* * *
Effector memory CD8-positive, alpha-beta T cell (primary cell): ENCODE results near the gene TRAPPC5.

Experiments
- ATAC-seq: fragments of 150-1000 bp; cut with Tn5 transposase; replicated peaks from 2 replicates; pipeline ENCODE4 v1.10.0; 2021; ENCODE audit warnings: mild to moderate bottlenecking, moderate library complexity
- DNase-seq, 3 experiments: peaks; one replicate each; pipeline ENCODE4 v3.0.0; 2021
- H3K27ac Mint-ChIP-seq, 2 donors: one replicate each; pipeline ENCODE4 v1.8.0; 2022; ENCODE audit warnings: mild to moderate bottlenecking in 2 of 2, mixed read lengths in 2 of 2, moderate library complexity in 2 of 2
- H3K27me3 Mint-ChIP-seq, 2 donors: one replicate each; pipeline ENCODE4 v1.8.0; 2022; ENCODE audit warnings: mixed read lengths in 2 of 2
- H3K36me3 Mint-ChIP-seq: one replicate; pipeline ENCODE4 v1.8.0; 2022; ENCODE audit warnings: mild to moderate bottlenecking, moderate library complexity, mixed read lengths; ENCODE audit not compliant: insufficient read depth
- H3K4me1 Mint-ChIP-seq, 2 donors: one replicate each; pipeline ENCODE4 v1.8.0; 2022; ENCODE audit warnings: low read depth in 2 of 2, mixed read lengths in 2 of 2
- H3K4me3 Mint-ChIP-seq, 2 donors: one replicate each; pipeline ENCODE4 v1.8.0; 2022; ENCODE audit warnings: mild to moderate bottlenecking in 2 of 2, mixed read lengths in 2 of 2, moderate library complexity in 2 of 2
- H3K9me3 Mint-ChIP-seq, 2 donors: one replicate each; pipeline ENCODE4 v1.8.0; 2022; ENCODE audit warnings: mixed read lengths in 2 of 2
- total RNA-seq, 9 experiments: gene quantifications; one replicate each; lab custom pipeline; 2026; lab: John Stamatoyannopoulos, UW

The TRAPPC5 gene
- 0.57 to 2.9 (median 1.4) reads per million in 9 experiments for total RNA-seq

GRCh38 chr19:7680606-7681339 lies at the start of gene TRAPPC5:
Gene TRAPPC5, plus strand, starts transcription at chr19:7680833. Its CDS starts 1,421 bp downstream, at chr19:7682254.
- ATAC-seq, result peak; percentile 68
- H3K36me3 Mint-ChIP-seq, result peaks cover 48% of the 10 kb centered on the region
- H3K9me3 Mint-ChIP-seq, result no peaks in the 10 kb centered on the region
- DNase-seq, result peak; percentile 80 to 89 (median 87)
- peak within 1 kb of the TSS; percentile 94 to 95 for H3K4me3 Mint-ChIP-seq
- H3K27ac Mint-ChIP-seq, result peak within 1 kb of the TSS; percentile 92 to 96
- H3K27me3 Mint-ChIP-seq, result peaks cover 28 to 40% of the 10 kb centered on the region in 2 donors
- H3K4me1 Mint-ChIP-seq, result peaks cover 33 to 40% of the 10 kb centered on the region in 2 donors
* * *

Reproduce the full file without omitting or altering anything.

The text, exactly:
Effector memory CD8-positive, alpha-beta T cell (primary cell): ENCODE results near the gene TRAPPC5.

Experiments
- ATAC-seq: fragments of 150-1000 bp; cut with Tn5 transposase; replicated peaks from 2 replicates; pipeline ENCODE4 v1.10.0; 2021; ENCODE audit warnings: mild to moderate bottlenecking, moderate library complexity
- DNase-seq, 3 experiments: peaks; one replicate each; pipeline ENCODE4 v3.0.0; 2021
- H3K27ac Mint-ChIP-seq, 2 donors: one replicate each; pipeline ENCODE4 v1.8.0; 2022; ENCODE audit warnings: mild to moderate bottlenecking in 2 of 2, mixed read lengths in 2 of 2, moderate library complexity in 2 of 2
- H3K27me3 Mint-ChIP-seq, 2 donors: one replicate each; pipeline ENCODE4 v1.8.0; 2022; ENCODE audit warnings: mixed read lengths in 2 of 2
- H3K36me3 Mint-ChIP-seq: one replicate; pipeline ENCODE4 v1.8.0; 2022; ENCODE audit warnings: mild to moderate bottlenecking, moderate library complexity, mixed read lengths; ENCODE audit not compliant: insufficient read depth
- H3K4me1 Mint-ChIP-seq, 2 donors: one replicate each; pipeline ENCODE4 v1.8.0; 2022; ENCODE audit warnings: low read depth in 2 of 2, mixed read lengths in 2 of 2
- H3K4me3 Mint-ChIP-seq, 2 donors: one replicate each; pipeline ENCODE4 v1.8.0; 2022; ENCODE audit warnings: mild to moderate bottlenecking in 2 of 2, mixed read lengths in 2 of 2, moderate library complexity in 2 of 2
- H3K9me3 Mint-ChIP-seq, 2 donors: one replicate each; pipeline ENCODE4 v1.8.0; 2022; ENCODE audit warnings: mixed read lengths in 2 of 2
- total RNA-seq, 9 experiments: gene quantifications; one replicate each; lab custom pipeline; 2026; lab: John Stamatoyannopoulos, UW

The TRAPPC5 gene
- 0.57 to 2.9 (median 1.4) reads per million in 9 experiments for total RNA-seq

GRCh38 chr19:7680606-7681339 lies at the start of gene TRAPPC5:
Gene TRAPPC5, plus strand, starts transcription at chr19:7680833. Its CDS starts 1,421 bp downstream, at chr19:7682254.
- ATAC-seq, result peak; percentile 68
- H3K36me3 Mint-ChIP-seq, result peaks cover 48% of the 10 kb centered on the region
- H3K9me3 Mint-ChIP-seq, result no peaks in the 10 kb centered on the region
- DNase-seq, result peak; percentile 80 to 89 (median 87)
- peak within 1 kb of the TSS; percentile 94 to 95 for H3K4me3 Mint-ChIP-seq
- H3K27ac Mint-ChIP-seq, result peak within 1 kb of the TSS; percentile 92 to 96
- H3K27me3 Mint-ChIP-seq, result peaks cover 28 to 40% of the 10 kb centered on the region in 2 donors
- H3K4me1 Mint-ChIP-seq, result peaks cover 33 to 40% of the 10 kb centered on the region in 2 donors